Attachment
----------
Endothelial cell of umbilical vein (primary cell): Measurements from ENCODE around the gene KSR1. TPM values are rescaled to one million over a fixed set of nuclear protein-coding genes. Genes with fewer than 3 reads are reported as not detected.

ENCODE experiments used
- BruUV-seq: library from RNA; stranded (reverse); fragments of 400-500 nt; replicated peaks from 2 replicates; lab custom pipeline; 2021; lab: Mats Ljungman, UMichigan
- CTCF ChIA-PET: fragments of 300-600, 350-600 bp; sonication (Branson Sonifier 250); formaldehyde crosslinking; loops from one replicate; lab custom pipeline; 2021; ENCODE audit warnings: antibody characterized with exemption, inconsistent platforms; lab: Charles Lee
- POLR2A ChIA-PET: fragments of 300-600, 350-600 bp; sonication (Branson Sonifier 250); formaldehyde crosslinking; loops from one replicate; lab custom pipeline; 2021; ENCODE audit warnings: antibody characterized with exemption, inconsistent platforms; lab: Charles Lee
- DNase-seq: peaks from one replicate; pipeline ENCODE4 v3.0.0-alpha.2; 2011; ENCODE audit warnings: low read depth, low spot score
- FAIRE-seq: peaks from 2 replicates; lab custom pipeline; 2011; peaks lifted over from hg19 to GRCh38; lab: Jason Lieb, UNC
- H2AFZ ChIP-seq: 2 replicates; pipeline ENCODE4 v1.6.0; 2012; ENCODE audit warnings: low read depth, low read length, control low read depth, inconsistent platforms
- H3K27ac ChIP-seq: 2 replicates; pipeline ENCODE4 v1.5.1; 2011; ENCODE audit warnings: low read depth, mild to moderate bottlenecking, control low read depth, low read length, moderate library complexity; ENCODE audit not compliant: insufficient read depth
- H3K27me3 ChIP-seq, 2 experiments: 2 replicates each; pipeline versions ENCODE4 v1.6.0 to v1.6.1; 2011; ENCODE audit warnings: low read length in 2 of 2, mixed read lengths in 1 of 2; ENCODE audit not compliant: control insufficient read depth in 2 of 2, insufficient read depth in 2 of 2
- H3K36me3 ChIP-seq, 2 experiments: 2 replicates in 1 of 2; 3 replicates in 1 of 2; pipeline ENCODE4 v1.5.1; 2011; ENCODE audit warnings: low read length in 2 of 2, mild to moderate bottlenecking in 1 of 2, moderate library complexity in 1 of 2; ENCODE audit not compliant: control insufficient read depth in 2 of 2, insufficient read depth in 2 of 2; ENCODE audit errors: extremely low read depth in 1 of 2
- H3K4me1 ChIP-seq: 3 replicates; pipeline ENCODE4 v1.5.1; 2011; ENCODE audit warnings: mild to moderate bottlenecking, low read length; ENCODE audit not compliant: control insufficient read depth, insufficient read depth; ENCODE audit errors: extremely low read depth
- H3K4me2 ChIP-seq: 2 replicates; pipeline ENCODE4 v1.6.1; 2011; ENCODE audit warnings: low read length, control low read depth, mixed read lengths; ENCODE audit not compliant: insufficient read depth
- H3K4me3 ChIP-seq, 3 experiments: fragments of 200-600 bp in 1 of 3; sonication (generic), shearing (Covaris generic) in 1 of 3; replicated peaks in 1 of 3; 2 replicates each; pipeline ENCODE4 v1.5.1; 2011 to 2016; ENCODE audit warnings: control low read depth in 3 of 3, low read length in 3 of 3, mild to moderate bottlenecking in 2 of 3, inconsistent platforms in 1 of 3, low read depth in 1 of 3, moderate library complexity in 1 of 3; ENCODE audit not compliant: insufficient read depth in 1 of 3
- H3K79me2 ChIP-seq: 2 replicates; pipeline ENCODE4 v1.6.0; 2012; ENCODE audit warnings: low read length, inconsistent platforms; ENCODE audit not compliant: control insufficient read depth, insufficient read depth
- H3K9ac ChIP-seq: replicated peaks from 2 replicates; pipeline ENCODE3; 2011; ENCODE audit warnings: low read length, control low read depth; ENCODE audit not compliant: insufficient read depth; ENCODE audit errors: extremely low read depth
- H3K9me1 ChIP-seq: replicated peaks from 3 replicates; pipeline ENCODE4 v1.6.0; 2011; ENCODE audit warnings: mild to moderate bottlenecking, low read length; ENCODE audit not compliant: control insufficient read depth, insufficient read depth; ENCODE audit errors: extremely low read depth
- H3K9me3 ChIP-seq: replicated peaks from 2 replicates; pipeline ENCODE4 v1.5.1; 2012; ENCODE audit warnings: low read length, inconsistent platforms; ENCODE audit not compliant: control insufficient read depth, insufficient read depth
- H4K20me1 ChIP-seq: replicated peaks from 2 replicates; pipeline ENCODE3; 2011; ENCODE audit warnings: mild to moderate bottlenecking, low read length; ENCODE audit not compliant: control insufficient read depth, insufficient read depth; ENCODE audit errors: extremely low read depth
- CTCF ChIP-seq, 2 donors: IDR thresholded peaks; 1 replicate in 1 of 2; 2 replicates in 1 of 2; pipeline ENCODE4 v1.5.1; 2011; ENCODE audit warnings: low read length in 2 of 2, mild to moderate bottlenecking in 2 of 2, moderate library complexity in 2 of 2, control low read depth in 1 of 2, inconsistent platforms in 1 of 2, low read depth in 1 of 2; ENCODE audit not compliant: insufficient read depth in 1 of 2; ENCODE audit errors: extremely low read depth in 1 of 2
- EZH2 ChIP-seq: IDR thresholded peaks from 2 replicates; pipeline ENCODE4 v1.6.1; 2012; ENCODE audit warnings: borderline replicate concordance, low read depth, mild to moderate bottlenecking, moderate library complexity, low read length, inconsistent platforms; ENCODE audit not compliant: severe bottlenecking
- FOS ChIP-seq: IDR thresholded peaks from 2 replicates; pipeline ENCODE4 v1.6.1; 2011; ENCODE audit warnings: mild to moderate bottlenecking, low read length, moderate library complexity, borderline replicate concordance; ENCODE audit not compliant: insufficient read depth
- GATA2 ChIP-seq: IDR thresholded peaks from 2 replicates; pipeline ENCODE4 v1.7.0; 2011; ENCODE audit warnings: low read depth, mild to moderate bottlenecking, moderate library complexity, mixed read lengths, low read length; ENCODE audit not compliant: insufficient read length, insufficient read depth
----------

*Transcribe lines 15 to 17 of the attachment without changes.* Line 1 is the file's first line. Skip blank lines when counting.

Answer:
- H3K79me2 ChIP-seq: 2 replicates; pipeline ENCODE4 v1.6.0; 2012; ENCODE audit warnings: low read length, inconsistent platforms; ENCODE audit not compliant: control insufficient read depth, insufficient read depth
- H3K9ac ChIP-seq: replicated peaks from 2 replicates; pipeline ENCODE3; 2011; ENCODE audit warnings: low read length, control low read depth; ENCODE audit not compliant: insufficient read depth; ENCODE audit errors: extremely low read depth
- H3K9me1 ChIP-seq: replicated peaks from 3 replicates; pipeline ENCODE4 v1.6.0; 2011; ENCODE audit warnings: mild to moderate bottlenecking, low read length; ENCODE audit not compliant: control insufficient read depth, insufficient read depth; ENCODE audit errors: extremely low read depth